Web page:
Hence, the most significant conclusions to be drawn from the study are that private sector housing renewal has a very low political priority locally and that many housing authorities in the country are not adequately staffed to carry out their obligations under the RRO and the Housing Act 2004.

The final provisions of the overall agenda, including the Housing, Health and Safety Rating System (HHSRS) and the mandatory and discretionary licensing powers relating to houses in multiple occupation (HMOs), have only very recently been introduced by the Housing Act 2004 and have not yet come into effect. As a consequence, this research is very much a snapshot of the early stages of the introduction of a new regime for private sector housing renewal, which constitutes a radical departure from previous approaches. Indeed, the most significant element of the new reforms, the introduction of loan finance, remains at a very tentative stage of development, although it has already had an important impact on policy.

Implications for the future

The researchers suggest the following:

  • In order to meet its commitments under PSA 7 to improve the housing conditions of vulnerable households in ‘non-decent’ homes in the private sector and to prevent the further deterioration of the older private sector housing stock more generally, central government needs to demonstrate a firmer commitment to private sector housing renewal.
  • Whilst an increase in public resources would not go amiss, the real key to securing an enhanced programme of repairs and maintenance in the private sector is to mobilise private finance and ensure that there is a range of low-cost loan products available which is underpinned by grant-aid in the most needy circumstances. It appears that, for these arrangements to take place, central government assistance is necessary so as to share the risks with private lenders.
  • More encouragement and assistance are needed to support the promising development of ‘not for profit’ intermediary lending agencies and extend coverage across England and Wales.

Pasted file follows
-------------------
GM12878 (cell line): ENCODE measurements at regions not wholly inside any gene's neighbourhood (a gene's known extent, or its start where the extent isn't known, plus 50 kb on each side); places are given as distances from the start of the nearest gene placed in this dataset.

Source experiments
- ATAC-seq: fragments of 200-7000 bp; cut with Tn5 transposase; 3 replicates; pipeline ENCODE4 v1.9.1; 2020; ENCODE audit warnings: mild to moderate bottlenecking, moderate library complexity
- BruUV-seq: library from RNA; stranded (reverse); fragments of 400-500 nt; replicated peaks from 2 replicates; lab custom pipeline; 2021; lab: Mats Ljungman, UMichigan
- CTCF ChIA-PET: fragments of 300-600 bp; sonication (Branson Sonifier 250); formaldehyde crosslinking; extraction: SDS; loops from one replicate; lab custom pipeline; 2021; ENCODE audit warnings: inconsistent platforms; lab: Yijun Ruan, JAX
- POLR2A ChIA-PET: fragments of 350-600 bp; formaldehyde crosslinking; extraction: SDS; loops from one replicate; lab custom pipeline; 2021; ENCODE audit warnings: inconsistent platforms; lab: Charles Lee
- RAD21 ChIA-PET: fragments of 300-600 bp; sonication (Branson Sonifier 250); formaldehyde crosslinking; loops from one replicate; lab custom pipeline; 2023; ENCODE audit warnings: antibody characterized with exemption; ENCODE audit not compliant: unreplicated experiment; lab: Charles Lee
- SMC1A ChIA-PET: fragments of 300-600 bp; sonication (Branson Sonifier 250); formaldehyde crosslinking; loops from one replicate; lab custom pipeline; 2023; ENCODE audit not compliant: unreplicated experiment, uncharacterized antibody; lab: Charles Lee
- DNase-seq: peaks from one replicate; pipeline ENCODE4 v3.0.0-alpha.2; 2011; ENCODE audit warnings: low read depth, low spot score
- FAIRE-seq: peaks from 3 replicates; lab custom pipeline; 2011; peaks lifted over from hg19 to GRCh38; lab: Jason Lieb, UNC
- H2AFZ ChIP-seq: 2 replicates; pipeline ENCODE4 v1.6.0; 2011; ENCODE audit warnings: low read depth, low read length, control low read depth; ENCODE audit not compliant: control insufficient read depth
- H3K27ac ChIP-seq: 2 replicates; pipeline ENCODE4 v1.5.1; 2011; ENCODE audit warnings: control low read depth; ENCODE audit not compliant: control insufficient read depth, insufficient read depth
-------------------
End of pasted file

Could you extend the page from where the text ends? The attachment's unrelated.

• There needs to be greater impetus to the process of exploring ways of delivering more effective private sector home improvement programmes. Larger local authorities and the Housing Market Renewal Pathfinders need to take a lead in this process. Existing options could be more effectively evaluated and lessons disseminated.
  • The Sustainable Communities Plan missed the opportunity to recognise the potential strategic significance of a programme of preventive care for the older housing stock in those authorities without major remedial problems.
  • There needs to be much more effective engagement between the private rented sector and both local and central government and a concerted effort to improve the quality of management practice and the maintenance and repair of the private rented stock.
  • There are demonstrable advantages arising from efforts to achieve greater co-ordination between energy-efficiency/fuel poverty programmes and housing renewal programmes. Energy-efficiency and fuel poverty programmes also need to be more effectively targeted on vulnerable households than they have in the past.

All of the above depend on more central government support and the attraction of much higher levels of financial and staff resources to the programme.

About the project

The research involved a number of different methodologies. These included:

  • two questionnaire surveys of all local housing authorities in England and Wales, undertaken in February 2003 and April 2004, which provided the main source of data on progress with the development of RRO policies;
  • a review of a random sample of approximately fifty private sector housing renewal policy documents from both urban and rural areas;
  • a series of visits to local authorities in connection with the Beacon Councils’ exercise;
  • a number of visits to local authorities and intermediary financial agencies to discuss issues relating to good practice;
  • A large number of telephone interviews and desk research.


0685.pdf (105.83 KB)
1859354289.pdf (331.28 KB)
Smiling woman drinking a cup of tea in a kitchen.

This report is part of the housing topic.

Find out more about our work in this area.

Discover more about housing